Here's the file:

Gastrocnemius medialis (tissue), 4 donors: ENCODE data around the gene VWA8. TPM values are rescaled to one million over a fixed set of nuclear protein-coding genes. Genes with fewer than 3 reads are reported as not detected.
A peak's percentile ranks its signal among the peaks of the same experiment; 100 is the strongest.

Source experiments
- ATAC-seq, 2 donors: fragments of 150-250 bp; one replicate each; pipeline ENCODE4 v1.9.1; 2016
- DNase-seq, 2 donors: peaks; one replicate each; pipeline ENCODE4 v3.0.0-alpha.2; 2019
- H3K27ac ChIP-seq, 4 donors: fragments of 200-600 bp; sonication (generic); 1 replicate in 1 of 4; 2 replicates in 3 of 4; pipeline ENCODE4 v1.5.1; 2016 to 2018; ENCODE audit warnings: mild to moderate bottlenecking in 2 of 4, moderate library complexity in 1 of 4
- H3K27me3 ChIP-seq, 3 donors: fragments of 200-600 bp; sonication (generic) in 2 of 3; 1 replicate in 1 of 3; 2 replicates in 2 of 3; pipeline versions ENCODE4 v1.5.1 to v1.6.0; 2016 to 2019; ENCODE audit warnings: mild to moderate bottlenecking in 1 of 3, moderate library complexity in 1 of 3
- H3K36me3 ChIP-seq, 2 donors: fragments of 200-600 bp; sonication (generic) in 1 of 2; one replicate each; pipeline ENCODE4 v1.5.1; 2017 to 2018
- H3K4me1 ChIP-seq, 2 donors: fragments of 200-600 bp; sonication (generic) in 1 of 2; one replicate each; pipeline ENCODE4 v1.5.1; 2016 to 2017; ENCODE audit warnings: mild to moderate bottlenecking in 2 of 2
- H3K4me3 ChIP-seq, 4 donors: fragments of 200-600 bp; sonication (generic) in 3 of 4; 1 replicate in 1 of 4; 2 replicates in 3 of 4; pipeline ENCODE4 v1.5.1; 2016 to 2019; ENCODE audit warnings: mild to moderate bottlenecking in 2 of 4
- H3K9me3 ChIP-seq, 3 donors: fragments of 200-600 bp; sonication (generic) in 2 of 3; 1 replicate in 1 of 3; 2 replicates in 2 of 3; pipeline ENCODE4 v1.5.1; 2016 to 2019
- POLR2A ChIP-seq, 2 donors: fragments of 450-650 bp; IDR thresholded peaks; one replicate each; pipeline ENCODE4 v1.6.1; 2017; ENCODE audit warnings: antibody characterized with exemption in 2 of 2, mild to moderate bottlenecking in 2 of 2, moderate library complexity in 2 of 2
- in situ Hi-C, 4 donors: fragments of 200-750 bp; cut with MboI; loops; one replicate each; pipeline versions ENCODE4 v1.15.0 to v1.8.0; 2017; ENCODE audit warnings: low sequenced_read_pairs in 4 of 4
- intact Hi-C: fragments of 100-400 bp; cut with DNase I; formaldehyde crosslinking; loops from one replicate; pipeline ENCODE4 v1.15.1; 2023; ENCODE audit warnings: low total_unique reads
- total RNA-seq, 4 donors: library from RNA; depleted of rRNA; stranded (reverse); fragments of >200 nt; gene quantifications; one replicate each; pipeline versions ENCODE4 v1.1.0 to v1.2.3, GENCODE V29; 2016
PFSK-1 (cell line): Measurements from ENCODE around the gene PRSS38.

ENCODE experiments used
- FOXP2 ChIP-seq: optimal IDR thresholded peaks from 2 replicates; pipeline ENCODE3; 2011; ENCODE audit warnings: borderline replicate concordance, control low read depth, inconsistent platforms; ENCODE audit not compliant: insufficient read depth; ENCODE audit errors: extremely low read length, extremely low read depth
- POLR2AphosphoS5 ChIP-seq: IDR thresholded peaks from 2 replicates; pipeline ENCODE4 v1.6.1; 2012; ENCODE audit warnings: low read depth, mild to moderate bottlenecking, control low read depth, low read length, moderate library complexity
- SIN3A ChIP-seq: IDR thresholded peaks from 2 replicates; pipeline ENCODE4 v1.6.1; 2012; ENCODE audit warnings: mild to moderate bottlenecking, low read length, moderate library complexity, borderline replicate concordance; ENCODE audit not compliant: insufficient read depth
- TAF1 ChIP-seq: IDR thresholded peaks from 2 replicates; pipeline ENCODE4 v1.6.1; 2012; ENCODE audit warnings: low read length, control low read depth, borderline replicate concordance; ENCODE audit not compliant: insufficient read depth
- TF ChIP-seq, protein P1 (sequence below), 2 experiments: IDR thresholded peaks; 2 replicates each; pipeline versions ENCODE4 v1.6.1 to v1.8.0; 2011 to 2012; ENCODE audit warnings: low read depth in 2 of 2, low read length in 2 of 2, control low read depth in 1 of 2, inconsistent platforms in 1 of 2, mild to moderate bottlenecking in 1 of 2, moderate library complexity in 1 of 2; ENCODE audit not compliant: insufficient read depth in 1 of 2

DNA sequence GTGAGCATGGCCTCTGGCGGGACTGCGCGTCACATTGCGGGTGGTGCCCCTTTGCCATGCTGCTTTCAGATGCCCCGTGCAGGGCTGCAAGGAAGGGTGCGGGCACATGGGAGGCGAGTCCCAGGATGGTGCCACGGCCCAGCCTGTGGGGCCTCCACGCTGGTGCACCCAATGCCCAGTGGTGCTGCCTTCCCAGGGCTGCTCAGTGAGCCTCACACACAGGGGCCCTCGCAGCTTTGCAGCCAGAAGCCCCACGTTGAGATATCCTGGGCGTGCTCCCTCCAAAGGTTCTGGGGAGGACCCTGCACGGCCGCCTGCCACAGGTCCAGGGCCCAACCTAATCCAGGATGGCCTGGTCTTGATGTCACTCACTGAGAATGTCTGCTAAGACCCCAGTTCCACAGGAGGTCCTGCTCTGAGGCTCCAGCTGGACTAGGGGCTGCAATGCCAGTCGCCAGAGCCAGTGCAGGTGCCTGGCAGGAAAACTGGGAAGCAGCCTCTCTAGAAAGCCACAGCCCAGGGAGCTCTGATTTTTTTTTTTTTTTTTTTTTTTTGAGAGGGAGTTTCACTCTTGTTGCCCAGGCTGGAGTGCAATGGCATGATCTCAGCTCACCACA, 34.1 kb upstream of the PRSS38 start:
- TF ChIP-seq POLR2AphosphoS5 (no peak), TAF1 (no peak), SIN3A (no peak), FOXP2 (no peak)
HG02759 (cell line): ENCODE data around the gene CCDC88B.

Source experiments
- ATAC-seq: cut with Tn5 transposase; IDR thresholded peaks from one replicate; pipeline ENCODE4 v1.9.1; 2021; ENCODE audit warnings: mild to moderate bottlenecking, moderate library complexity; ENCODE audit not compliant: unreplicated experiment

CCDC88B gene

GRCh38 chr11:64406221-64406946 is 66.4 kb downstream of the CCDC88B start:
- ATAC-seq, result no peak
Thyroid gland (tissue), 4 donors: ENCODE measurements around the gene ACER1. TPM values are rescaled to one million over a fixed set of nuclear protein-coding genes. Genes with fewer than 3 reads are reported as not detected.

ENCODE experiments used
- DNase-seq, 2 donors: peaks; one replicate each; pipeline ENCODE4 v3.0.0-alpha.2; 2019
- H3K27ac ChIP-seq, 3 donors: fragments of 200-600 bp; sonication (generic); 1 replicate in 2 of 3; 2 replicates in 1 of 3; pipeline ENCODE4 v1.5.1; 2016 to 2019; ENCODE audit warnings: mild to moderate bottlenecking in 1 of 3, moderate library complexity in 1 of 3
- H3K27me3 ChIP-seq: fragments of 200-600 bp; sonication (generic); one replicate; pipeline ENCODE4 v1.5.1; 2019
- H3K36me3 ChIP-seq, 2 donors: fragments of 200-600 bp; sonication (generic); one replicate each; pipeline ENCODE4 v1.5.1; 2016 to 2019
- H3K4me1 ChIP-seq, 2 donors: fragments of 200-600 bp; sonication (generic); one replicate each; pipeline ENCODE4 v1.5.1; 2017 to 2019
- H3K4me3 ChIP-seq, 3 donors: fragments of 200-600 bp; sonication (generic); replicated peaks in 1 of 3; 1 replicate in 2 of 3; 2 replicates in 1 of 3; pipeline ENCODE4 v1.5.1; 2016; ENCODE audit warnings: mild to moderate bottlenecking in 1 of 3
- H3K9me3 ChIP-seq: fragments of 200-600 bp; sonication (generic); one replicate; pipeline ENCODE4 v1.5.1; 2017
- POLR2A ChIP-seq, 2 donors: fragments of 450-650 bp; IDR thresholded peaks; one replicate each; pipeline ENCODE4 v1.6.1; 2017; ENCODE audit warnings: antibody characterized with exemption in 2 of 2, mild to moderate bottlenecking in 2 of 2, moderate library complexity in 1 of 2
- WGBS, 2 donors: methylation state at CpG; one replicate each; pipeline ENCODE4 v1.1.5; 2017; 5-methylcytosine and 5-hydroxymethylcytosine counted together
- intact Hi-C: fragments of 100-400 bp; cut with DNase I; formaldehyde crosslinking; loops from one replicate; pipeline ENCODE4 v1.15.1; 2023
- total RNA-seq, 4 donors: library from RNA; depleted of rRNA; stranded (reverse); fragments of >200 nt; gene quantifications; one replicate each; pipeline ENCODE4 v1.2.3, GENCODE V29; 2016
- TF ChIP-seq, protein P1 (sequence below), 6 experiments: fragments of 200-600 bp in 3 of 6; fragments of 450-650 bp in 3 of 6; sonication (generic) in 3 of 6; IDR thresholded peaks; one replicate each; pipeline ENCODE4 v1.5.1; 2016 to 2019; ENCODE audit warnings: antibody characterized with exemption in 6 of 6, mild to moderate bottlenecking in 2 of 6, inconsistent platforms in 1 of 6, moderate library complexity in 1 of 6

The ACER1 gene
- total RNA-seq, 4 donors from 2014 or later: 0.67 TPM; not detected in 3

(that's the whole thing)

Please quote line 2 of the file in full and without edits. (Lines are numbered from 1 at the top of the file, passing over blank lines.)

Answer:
A peak's percentile ranks its signal among the peaks of the same experiment; 100 is the strongest.